How to Ask for a Raise and Get It!

promotions raises Aug 01, 2018

As a career coach, I often speak with employees who have been in a certain role or with an organization for a long period of time and have the mindset of ‘I'm due a raise!’ Usually, he/she has this mindset because of one or all of the following reasons:

  • tenure (they've been with the company or in a certain role for x number of years)
  • good attendance (in at 9am; out at 5pm)
  • positive reviews (received a consistent ‘meets expectations’ on their reviews)

Unfortunately, in today’s highly competitive environment, the above reasons usually aren't enough to position yourself as the top contender for a raise or promotion. Instead, make it your goal to say 'yes' to the following six questions before you request a meeting with your manager for a raise or before your next performance review.

Six Questions to Ask Yourself

    Have you consistently exceeded your employee evaluations on all levels for, at least, the past 12-24 months? (Bring in your evaluations and quote or incorporate what is noted.)
    Have you asked for additional responsibilities outside of your job description and aced those too? (Reference these specific projects and results.)
    a.) Are you regarded as an expert or leader in your area of expertise? (Reference a specific situation.)
    b.) Do others come to you for advice and direction in this area? (Use specific situation or emails shared that reference you being a leader or sharing valuable advice.)
    Are you regarded as a team player and someone who adds value to your group/organization -- by your boss, team members, and cross-functional partners? (Print out emails to share and validate your points.)
    Do you get to the office early or stay late to ensure you (and your team) meet deadlines, complete projects on time, etc? (Again, if you have any 'kudos' to share, use them as reference points; print out emails.)
    Has your department been meeting and exceeding its goals, or at the very least, is your organization doing well? (If the company has been going through a downturn or just finished its performance reviews, then it's probably not the right time to ask for a raise. BUT, there may be exceptions to this. For example, if your organization has just had lay-offs, again the timing may not be right, or alternatively, if you've been doing the job of two people -- due to the recent layoffs -- for a substantial period of time, then you can use this to help build your case).

Build Your Case
If you answered ‘yes’ to the above six questions, now it's time to build your case! 

As you go through questions 1-6 and build your case, position yourself as a team player who exceeds expectations consistently and use the data and the results of your evaluations and/or projects, as well as any praise you've received from others.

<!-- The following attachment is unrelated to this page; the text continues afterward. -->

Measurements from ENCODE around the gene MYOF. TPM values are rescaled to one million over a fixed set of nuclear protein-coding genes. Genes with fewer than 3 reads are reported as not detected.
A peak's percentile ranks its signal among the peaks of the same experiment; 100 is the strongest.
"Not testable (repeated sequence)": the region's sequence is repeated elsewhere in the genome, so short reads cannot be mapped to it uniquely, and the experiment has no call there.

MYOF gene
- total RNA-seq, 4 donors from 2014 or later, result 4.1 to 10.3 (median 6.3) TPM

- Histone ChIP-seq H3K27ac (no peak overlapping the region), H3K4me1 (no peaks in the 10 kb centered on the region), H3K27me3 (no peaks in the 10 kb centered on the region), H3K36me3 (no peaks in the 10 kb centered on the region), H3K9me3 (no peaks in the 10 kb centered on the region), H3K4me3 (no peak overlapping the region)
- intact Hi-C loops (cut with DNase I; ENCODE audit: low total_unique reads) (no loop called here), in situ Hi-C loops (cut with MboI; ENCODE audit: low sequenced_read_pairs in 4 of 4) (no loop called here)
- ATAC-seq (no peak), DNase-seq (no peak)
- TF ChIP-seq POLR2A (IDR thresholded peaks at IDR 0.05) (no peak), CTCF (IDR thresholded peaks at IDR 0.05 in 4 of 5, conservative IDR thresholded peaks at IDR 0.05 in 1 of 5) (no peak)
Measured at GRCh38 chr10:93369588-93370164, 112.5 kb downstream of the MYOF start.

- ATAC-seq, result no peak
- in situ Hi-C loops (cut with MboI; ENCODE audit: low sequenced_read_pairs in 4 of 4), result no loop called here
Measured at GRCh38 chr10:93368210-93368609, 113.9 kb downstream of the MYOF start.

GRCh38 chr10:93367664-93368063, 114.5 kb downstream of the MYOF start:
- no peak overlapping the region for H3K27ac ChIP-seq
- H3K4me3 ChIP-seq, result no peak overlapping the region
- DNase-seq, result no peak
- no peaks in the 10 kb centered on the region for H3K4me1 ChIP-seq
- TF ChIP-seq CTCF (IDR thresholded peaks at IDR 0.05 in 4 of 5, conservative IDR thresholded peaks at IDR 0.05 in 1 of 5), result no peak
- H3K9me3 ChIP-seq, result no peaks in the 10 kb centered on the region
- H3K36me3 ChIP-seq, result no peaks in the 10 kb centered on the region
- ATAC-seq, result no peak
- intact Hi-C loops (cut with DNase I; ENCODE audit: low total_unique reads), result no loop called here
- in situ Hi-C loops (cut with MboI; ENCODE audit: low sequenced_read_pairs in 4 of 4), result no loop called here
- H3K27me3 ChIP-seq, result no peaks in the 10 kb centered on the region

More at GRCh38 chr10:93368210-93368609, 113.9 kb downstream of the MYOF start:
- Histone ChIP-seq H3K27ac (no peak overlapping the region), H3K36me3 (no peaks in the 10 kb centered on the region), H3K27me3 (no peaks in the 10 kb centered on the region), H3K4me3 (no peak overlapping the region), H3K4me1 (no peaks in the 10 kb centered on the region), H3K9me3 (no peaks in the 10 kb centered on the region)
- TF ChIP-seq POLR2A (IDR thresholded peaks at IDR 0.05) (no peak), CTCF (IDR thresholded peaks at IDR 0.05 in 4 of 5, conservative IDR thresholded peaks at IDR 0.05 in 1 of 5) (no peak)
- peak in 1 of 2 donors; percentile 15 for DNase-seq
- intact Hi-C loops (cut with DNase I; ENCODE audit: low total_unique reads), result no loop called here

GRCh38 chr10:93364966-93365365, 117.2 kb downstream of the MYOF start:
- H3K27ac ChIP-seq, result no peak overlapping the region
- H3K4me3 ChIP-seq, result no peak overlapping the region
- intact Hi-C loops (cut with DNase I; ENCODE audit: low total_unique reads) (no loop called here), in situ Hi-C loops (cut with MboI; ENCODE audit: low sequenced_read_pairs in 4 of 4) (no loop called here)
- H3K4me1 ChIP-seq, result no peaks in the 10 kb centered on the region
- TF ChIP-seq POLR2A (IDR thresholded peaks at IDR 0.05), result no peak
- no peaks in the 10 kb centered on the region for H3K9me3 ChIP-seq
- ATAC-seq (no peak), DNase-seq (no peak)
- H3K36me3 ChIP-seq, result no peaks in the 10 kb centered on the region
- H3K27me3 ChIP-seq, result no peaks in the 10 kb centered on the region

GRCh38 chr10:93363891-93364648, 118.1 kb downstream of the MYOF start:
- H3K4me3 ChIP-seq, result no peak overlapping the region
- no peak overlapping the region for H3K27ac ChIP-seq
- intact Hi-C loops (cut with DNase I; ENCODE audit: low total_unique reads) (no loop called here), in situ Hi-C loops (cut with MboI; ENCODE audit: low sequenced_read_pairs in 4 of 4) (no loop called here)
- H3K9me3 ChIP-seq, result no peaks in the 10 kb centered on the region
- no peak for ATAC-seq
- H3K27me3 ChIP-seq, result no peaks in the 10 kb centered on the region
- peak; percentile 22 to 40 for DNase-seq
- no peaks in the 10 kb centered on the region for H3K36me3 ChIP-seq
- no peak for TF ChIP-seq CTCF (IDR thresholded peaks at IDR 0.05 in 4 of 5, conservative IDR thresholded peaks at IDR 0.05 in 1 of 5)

Craft Your Conversation
Once you've done your homework and are ready for the meeting, your approach to the conversation could go something like this:

I am thrilled with my performance report! Thank you. It appears that you and the organization are happy with my performance too?

(wait for them to agree!) 

As you can see from the latest report and my prior reports (bring them to share), my performance has consistently been reviewed as outstanding. I'd like to share a few of my wins and achievements (refer to the data you collected from questions 1-6). Additionally, as you know, I've received excellent reports across the board from my team, cross-functional partners . . .  (share quotes)

I hope you'll agree and consider my request for a salary raise that reflects the fact that I'm a top performing employee. Can I count on your support in moving my request up the chain of command?

Final Tip
Don’t get emotional or make threats during the conversation. Stay positive, upbeat, and calm while you use the facts you've compiled to make your case.

Take Note
There are some internal obstacles that may impact your manager's ability to approve your raise, even if you can answer ‘yes’ to questions 1-6.

  1. If the raise is given, will the internal equity of the team be impacted negatively? Organizations like to try to ensure that one employee is not paid significantly more than another for the same level of role.
  2. Are they already paying what is considered to be above the market rate?
  3. Is the department and company hitting revenue goals? If the organization or team is performing significantly below expectations, then it may prove difficult to approve a raise for a team member.

Finally, if you'd like some one-on-one help with this process, I'm always available to help. Simply schedule a time to chat with me by clicking here.


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